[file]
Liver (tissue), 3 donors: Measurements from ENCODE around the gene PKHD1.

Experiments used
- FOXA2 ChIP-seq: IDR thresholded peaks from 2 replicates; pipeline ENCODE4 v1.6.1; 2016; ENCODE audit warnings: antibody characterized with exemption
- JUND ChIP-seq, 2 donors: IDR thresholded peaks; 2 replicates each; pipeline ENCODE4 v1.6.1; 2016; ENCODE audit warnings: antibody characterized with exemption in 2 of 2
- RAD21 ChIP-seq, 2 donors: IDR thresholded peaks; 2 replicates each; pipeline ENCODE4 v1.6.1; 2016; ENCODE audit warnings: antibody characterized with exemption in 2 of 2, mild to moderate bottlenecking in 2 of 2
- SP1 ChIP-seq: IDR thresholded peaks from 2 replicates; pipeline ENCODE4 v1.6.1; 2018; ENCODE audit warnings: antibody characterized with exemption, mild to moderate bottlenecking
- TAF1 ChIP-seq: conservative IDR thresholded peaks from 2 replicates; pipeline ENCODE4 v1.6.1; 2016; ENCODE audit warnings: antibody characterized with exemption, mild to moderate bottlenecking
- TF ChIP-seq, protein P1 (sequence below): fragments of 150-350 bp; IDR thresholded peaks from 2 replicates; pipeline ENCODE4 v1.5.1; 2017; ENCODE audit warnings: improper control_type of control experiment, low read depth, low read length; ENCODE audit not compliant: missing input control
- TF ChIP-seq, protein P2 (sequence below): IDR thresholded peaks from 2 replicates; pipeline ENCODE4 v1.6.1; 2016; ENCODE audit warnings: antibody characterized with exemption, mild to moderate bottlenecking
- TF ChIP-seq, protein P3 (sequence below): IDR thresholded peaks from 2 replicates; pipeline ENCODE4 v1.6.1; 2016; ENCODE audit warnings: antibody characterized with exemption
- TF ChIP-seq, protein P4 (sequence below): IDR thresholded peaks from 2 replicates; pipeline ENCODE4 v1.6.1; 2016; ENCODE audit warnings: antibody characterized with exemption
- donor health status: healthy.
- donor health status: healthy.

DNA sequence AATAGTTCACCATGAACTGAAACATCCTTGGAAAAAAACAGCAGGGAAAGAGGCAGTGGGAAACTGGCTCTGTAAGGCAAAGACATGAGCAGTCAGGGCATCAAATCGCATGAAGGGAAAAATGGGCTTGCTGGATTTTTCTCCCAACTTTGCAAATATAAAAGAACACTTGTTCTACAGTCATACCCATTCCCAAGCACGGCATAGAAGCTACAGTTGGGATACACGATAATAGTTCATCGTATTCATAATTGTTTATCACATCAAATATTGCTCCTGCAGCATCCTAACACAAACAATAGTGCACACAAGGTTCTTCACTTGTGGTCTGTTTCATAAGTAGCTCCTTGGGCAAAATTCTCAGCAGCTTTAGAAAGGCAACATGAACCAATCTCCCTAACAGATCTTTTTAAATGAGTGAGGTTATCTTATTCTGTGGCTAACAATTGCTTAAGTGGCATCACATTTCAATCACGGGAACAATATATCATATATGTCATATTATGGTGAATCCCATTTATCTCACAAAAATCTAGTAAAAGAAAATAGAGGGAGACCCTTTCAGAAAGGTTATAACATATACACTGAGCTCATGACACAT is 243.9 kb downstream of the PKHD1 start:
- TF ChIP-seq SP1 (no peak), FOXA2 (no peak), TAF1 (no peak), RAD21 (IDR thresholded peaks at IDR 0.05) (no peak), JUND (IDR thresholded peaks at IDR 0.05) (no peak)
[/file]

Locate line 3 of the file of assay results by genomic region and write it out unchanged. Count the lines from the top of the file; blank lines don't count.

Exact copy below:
- FOXA2 ChIP-seq: IDR thresholded peaks from 2 replicates; pipeline ENCODE4 v1.6.1; 2016; ENCODE audit warnings: antibody characterized with exemption